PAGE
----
Attempt to make library from sketch generates errors

I wrote some working code to operate the cheap 74HC595 7 segment modules. It was a neat diversion, and I found better ways to do it with display ICs. However, I came across the Multifunction board here:

I wanted to create a custom library to control the shield. I’m aware that there is already a library written by the above people, but it’s just not what I need. So I set about to create a class to do this. I quickly got into trouble, when I tried to code the ISR. Basically, the problem has been that the ISR can not seem to access the data items that it uses, which are declared as static members of the class. I also tried making the ISR static. I had so much trouble that I decided to try coding it without any class container. I was quite flummoxed to see that it didn’t change anything, I get the same errors.

So, I stripped the thing down to as small as I can make it, so I could post it here. All the files are in the project folder.

Here is the sketch:

// MultiFunction_Shield_SevenSegment 1.06 minimal example
//
#include "MultiFunctionShield.h"

// count variables:

unsigned long previousCountUp = 0;        // will store last time of count
const long intervalCountUp = 200;  // interval at which to count (milliseconds)

long charCount = 0xff00;  // initial demo counter value

void setup () {
  mfsBegin();
}

void loop()
{
  unsigned long currentMillis = millis();

  if (currentMillis - previousCountUp >= intervalCountUp)
  {
    previousCountUp = currentMillis;

    if (++charCount > 10100) {
      charCount = -1010;
    }

    mfsPrint(charCount, DEC);
  }
}

The .h file:

#include "Arduino.h"
#include "TM16xxFonts.h"

const uint8_t LATCH_PIN  =   4;
const uint8_t CLK_PIN    =   7;
const uint8_t DATA_PIN   =   8;

const byte numDigits = 4;
byte displayBuffer[numDigits] = {0};

enum displayBrightness {DIM, MEDIUM, BRIGHT};
displayBrightness displayBright;

void mfsBegin();
void mfsClearDisplay();
void mfsUpdate();
void mfsInitDisplay();

void TIMER_COMPA_ISR();
void mfsTimerInit();

void mfsPrint(long val, byte base);

The error message:

Arduino: 1.8.13 (Linux), Board: “Arduino Uno”

sketch/Multifunction_Shield_SevenSegment_106_minimal.ino.cpp.o (symbol from plugin): In function charCount': (.text+0x0): multiple definition of displayBright’
sketch/MultifunctionShield.cpp.o (symbol from plugin):(.text+0x0): first defined here
sketch/Multifunction_Shield_SevenSegment_106_minimal.ino.cpp.o (symbol from plugin): In function charCount': (.text+0x0): multiple definition of displayBuffer’
sketch/MultifunctionShield.cpp.o (symbol from plugin):(.text+0x0): first defined here
collect2: error: ld returned 1 exit status
exit status 1
Error compiling for board Arduino Uno.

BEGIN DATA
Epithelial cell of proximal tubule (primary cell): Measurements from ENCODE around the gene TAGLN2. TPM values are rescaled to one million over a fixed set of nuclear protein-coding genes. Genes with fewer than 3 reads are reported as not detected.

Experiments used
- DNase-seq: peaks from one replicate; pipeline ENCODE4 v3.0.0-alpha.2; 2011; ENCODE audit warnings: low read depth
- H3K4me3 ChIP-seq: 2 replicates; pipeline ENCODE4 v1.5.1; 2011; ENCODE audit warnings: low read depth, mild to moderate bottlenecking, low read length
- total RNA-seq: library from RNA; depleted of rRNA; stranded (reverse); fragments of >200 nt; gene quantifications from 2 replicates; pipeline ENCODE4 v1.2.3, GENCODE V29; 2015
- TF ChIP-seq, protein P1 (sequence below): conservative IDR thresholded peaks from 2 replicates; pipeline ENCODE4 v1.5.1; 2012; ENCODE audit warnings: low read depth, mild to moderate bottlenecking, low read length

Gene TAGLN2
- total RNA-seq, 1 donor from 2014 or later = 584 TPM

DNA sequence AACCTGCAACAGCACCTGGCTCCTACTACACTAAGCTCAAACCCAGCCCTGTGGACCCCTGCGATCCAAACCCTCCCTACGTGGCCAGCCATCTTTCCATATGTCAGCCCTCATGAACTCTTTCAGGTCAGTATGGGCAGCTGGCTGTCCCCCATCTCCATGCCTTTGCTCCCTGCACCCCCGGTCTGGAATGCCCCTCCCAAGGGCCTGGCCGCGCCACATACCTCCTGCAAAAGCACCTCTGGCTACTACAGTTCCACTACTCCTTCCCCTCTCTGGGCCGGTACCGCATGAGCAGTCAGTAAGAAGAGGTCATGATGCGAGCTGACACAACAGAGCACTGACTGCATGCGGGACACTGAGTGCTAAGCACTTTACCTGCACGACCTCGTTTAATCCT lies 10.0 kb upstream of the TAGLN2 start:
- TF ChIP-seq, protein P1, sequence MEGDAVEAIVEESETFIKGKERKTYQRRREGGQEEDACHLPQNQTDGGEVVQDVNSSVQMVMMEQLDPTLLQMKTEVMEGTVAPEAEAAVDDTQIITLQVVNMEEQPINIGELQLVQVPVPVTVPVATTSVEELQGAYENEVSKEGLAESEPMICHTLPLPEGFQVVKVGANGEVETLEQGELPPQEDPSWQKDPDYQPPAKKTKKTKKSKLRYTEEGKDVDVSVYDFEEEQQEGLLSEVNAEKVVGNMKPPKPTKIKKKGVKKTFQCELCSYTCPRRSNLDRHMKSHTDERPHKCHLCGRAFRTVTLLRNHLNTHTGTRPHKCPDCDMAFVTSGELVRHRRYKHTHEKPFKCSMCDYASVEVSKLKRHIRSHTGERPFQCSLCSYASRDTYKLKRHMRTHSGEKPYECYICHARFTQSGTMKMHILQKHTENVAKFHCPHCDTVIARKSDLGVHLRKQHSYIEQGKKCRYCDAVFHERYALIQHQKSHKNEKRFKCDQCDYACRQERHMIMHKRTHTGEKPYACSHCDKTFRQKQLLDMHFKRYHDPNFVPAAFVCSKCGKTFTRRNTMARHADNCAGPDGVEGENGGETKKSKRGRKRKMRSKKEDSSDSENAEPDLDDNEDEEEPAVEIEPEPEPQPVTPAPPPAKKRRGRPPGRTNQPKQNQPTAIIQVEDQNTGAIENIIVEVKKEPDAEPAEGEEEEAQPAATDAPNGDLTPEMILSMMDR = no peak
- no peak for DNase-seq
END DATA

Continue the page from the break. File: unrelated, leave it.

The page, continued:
This report would have more information with
“Show verbose output during compilation”
option enabled in File → Preferences.

(compiler warnings are set to “ALL”), IDE version 1.8.13 running on Linux Mint.

It’s very strange that it thinks ‘charCount’ is a function, as it is declared as a long int! It says “multiple definition” of the 2 variables, but a text search finds only one instance of each definition in all the files.

I did do some research into this, but I couldn’t find anything specific enough here or via Google, or anything that helped me understand what I’m doing wrong… can anyone help? I’m on about day 5 on this one.

The .cpp file and font file are too big, so I’m attaching them:

MultifunctionShield.cpp (7.04 KB)

TM16xxFonts.h (3.87 KB)

I forget the shenanigans the IDE pulls to deal with multiple tabs, but I don’t think it applies to files with a cpp extension. That being so, the main program and MultifunctionShield.cpp both include MultiFunctionShield.h which contains these declarations which the linker doesn’t like:

const byte numDigits = 4;
byte displayBuffer[numDigits] = {0};

enum displayBrightness {DIM, MEDIUM, BRIGHT};

This compiles and links:

// MultiFunction_Shield_SevenSegment 1.06 minimal example
//
//#include "MultiFunctionShield.h"

// count variables:

unsigned long previousCountUp = 0;        // will store last time of count
const long intervalCountUp = 200;  // interval at which to count (milliseconds)

//long charCount = 0xff00;  // initial demo counter value
void mfsBegin();
void mfsPrint(long val, byte base);

void setup ()
{
  mfsBegin();
}

void loop()
{
static long charCount = 0xff00;  // initial demo counter value
  unsigned long currentMillis = millis();
  if (currentMillis - previousCountUp >= intervalCountUp)
  {
    previousCountUp = currentMillis;
    if (++charCount > 10100)
    {
      charCount = -1010;
    }
    mfsPrint(charCount, DEC);
  }
}

Variable definitions don't belong in .h files. If those variables are only needed in the .cpp, take them out of the .h and put them there. If they are needed in multiple .cpp files or the .ino, DECLARE them extern in the .h and define them in a single .cpp.

Change the two variables declared in the .h file to extern references:

const byte numDigits = 4;
extern byte displayBuffer[numDigits];


enum displayBrightness {DIM, MEDIUM, BRIGHT};
extern displayBrightness displayBright;

Then add the declarations in the .cpp so they are only declared once.

const byte numDigits = 4;
extern byte displayBuffer[numDigits];

It does compile now... (after simply moving the declarations to the .cpp file as @gfvalvo suggested) doing further testing. Thanks! I'm still digesting the other answers...